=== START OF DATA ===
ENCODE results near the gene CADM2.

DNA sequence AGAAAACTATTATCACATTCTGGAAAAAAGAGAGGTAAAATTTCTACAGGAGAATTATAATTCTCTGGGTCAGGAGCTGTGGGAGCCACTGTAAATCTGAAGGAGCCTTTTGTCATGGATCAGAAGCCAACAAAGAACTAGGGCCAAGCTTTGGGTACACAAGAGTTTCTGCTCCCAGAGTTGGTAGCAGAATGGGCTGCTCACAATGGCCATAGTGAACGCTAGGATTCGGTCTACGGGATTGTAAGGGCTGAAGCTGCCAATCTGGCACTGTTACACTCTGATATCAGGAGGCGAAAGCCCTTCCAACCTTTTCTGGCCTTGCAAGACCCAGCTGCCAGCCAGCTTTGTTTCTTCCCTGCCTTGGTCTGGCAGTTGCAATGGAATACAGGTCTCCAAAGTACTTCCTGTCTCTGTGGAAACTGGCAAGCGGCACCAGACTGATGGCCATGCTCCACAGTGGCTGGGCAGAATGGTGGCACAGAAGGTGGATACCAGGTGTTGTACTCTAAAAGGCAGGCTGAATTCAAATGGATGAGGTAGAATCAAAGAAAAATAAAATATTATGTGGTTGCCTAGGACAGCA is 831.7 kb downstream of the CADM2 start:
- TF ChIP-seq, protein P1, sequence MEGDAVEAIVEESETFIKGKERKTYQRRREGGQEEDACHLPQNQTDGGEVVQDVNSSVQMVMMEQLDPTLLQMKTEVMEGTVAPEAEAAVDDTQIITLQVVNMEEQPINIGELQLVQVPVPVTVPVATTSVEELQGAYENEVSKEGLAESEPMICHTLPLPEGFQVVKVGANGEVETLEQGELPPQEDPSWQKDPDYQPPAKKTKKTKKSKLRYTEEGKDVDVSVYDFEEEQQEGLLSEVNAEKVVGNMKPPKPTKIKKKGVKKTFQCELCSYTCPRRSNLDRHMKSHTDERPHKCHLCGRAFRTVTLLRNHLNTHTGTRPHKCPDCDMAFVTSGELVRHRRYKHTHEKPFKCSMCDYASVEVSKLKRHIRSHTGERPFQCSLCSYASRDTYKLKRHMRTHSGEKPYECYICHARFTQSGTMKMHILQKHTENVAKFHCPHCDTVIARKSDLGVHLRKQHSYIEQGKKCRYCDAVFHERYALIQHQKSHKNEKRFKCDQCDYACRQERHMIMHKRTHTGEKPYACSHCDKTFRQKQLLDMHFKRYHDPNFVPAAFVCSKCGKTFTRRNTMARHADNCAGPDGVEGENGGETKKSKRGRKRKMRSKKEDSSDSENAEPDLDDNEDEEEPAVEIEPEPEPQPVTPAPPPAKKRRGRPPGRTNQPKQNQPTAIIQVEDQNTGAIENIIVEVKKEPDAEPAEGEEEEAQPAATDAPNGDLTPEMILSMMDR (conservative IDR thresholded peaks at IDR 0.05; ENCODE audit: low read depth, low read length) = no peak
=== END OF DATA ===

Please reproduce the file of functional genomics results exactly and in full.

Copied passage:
ENCODE results near the gene CADM2.

DNA sequence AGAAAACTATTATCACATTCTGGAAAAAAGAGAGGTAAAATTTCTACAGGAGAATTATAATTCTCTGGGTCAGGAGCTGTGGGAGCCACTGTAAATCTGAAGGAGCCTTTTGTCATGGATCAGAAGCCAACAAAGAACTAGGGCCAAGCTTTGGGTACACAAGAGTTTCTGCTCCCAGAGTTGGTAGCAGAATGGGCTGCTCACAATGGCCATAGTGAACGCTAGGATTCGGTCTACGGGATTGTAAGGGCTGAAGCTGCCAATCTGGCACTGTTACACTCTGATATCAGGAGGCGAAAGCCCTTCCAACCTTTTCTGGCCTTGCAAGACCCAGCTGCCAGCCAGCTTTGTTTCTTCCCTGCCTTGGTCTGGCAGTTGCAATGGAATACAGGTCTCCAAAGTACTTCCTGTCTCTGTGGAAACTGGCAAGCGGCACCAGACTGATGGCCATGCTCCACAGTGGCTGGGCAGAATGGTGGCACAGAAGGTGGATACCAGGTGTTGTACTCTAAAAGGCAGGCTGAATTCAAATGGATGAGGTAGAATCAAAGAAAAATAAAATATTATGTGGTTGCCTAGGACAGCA is 831.7 kb downstream of the CADM2 start:
- TF ChIP-seq, protein P1, sequence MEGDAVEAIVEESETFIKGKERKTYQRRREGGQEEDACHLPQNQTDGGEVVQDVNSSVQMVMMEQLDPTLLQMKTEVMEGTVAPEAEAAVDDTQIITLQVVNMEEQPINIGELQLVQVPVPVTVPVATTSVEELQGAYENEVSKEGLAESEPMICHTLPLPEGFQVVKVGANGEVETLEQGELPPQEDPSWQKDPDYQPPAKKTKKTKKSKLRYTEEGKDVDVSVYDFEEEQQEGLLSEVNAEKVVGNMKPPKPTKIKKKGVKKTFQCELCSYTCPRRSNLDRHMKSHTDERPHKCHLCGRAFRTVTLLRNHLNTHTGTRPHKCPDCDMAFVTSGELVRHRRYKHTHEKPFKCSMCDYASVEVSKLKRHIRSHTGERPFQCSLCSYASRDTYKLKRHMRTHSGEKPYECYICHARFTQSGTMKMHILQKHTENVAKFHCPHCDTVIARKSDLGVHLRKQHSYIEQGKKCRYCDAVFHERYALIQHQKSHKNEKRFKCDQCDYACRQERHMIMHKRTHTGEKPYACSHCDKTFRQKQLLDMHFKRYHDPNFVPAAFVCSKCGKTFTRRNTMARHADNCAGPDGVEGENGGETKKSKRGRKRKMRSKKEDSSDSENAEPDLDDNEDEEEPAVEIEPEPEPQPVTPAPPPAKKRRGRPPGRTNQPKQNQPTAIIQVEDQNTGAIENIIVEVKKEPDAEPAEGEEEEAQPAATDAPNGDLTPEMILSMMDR (conservative IDR thresholded peaks at IDR 0.05; ENCODE audit: low read depth, low read length) = no peak